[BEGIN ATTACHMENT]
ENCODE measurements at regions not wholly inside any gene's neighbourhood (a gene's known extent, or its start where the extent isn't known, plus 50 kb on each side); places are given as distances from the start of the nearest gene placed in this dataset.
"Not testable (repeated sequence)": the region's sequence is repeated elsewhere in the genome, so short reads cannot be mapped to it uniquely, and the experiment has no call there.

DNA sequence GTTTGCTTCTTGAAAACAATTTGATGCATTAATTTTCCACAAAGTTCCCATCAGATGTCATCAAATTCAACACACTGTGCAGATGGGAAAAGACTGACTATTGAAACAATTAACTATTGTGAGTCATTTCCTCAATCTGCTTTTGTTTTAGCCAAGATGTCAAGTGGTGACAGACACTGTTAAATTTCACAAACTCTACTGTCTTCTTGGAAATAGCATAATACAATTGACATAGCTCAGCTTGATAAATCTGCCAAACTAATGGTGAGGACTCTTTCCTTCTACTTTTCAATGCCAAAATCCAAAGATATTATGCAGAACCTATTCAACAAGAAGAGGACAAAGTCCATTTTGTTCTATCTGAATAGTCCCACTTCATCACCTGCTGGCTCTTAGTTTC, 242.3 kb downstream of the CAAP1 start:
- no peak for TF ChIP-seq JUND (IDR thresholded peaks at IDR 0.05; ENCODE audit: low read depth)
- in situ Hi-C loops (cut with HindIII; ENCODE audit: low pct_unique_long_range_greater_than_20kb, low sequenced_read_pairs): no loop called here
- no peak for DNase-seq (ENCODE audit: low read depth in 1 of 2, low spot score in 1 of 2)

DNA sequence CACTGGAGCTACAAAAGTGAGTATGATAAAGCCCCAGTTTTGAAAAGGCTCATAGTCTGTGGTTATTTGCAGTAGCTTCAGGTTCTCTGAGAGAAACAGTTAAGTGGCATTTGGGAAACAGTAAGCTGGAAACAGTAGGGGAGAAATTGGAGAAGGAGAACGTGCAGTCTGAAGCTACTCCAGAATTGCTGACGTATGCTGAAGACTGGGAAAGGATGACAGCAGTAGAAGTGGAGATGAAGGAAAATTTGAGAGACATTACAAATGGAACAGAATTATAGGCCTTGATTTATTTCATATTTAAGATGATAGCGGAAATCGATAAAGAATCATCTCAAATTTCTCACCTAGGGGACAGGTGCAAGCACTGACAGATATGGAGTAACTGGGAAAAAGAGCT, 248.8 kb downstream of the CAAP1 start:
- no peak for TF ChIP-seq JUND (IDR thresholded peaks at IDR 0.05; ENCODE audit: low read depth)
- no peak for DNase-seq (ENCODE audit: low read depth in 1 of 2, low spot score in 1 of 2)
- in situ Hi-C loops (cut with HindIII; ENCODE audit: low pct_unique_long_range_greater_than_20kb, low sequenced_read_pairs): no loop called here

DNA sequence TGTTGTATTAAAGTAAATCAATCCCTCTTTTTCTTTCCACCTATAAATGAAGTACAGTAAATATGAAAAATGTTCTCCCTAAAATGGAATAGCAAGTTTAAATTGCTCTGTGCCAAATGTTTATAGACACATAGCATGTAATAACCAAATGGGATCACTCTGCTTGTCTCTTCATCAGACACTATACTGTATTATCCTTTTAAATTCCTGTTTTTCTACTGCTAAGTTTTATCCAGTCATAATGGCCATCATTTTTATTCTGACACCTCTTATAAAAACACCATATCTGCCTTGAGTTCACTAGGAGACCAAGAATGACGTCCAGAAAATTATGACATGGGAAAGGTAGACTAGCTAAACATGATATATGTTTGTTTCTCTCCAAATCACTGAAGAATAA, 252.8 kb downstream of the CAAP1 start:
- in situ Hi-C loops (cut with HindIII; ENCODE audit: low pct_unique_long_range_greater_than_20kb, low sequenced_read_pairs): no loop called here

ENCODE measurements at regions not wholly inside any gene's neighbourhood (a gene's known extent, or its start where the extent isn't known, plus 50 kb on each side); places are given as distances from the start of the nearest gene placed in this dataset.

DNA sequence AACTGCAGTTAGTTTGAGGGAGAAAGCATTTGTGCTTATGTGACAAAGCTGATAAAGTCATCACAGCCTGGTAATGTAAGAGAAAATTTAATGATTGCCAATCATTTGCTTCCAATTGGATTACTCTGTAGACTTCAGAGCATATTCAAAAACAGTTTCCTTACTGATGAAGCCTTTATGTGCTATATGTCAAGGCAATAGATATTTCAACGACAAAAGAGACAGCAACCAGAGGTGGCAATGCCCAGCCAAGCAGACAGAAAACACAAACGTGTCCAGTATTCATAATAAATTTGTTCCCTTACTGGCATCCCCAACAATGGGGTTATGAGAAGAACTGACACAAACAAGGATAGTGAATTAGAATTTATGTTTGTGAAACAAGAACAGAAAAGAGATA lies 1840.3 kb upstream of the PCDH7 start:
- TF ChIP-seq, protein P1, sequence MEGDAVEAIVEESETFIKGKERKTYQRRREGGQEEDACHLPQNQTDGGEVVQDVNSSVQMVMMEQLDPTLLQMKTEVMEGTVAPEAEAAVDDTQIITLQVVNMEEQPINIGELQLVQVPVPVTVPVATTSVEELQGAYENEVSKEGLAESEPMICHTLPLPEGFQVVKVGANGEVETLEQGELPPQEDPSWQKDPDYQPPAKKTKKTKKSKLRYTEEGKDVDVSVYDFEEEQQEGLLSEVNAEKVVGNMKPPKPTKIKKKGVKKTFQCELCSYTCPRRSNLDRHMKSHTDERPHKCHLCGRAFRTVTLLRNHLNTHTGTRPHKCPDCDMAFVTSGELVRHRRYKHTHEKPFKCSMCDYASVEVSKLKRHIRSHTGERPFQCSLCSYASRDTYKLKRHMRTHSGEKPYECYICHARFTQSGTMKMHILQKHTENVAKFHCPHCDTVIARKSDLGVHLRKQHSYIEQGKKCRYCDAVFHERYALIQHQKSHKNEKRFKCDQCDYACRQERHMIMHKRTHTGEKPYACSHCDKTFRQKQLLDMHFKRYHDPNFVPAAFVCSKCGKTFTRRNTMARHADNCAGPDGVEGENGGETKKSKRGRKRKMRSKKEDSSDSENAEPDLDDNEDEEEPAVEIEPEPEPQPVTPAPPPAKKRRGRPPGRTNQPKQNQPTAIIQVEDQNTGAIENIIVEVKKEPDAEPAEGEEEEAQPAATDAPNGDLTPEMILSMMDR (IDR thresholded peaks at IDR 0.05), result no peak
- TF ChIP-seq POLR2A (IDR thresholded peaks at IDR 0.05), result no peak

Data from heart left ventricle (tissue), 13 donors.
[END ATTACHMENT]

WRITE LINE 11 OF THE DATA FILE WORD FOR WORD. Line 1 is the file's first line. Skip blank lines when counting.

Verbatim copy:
DNA sequence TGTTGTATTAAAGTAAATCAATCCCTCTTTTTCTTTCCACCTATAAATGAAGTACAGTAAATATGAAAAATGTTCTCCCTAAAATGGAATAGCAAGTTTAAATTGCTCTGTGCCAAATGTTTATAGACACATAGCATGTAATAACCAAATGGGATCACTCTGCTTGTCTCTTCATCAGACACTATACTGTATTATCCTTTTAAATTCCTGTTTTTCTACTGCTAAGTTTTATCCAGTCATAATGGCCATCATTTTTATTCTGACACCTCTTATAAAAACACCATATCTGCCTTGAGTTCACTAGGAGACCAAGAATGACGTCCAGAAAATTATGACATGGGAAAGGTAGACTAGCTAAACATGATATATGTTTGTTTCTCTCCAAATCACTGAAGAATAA, 252.8 kb downstream of the CAAP1 start: